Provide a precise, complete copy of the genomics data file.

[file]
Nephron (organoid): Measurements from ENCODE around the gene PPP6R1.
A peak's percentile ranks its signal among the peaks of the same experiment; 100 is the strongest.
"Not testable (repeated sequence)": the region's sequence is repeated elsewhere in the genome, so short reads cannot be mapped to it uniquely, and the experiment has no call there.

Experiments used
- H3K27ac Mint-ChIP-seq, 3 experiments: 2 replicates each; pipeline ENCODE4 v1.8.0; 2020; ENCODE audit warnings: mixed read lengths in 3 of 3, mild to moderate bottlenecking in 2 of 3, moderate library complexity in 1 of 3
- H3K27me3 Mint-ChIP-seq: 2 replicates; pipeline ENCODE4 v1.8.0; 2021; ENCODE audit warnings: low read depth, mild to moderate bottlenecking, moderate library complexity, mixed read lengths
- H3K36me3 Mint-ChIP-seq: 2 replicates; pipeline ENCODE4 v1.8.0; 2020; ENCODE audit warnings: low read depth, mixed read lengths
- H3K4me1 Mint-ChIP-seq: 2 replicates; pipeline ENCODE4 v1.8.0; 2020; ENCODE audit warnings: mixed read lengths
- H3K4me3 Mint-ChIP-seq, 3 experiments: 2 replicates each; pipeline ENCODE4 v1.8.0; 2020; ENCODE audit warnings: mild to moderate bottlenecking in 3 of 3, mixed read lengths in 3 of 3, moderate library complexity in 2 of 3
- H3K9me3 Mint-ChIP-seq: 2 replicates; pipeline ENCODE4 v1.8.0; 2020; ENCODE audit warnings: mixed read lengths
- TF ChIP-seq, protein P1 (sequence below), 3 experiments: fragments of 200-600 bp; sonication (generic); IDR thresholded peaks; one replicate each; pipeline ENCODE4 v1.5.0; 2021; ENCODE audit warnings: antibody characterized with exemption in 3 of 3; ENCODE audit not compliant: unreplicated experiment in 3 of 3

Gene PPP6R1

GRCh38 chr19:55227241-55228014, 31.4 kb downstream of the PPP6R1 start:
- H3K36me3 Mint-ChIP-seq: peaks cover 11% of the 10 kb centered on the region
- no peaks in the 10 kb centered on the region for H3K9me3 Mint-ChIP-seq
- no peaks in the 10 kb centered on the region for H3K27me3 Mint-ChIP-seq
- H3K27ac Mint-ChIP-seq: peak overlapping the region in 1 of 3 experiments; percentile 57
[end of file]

Nephron (organoid): Measurements from ENCODE around the gene PPP6R1.
A peak's percentile ranks its signal among the peaks of the same experiment; 100 is the strongest.
"Not testable (repeated sequence)": the region's sequence is repeated elsewhere in the genome, so short reads cannot be mapped to it uniquely, and the experiment has no call there.

Experiments used
- H3K27ac Mint-ChIP-seq, 3 experiments: 2 replicates each; pipeline ENCODE4 v1.8.0; 2020; ENCODE audit warnings: mixed read lengths in 3 of 3, mild to moderate bottlenecking in 2 of 3, moderate library complexity in 1 of 3
- H3K27me3 Mint-ChIP-seq: 2 replicates; pipeline ENCODE4 v1.8.0; 2021; ENCODE audit warnings: low read depth, mild to moderate bottlenecking, moderate library complexity, mixed read lengths
- H3K36me3 Mint-ChIP-seq: 2 replicates; pipeline ENCODE4 v1.8.0; 2020; ENCODE audit warnings: low read depth, mixed read lengths
- H3K4me1 Mint-ChIP-seq: 2 replicates; pipeline ENCODE4 v1.8.0; 2020; ENCODE audit warnings: mixed read lengths
- H3K4me3 Mint-ChIP-seq, 3 experiments: 2 replicates each; pipeline ENCODE4 v1.8.0; 2020; ENCODE audit warnings: mild to moderate bottlenecking in 3 of 3, mixed read lengths in 3 of 3, moderate library complexity in 2 of 3
- H3K9me3 Mint-ChIP-seq: 2 replicates; pipeline ENCODE4 v1.8.0; 2020; ENCODE audit warnings: mixed read lengths
- TF ChIP-seq, protein P1 (sequence below), 3 experiments: fragments of 200-600 bp; sonication (generic); IDR thresholded peaks; one replicate each; pipeline ENCODE4 v1.5.0; 2021; ENCODE audit warnings: antibody characterized with exemption in 3 of 3; ENCODE audit not compliant: unreplicated experiment in 3 of 3

Gene PPP6R1

GRCh38 chr19:55227241-55228014, 31.4 kb downstream of the PPP6R1 start:
- H3K36me3 Mint-ChIP-seq: peaks cover 11% of the 10 kb centered on the region
- no peaks in the 10 kb centered on the region for H3K9me3 Mint-ChIP-seq
- no peaks in the 10 kb centered on the region for H3K27me3 Mint-ChIP-seq
- H3K27ac Mint-ChIP-seq: peak overlapping the region in 1 of 3 experiments; percentile 57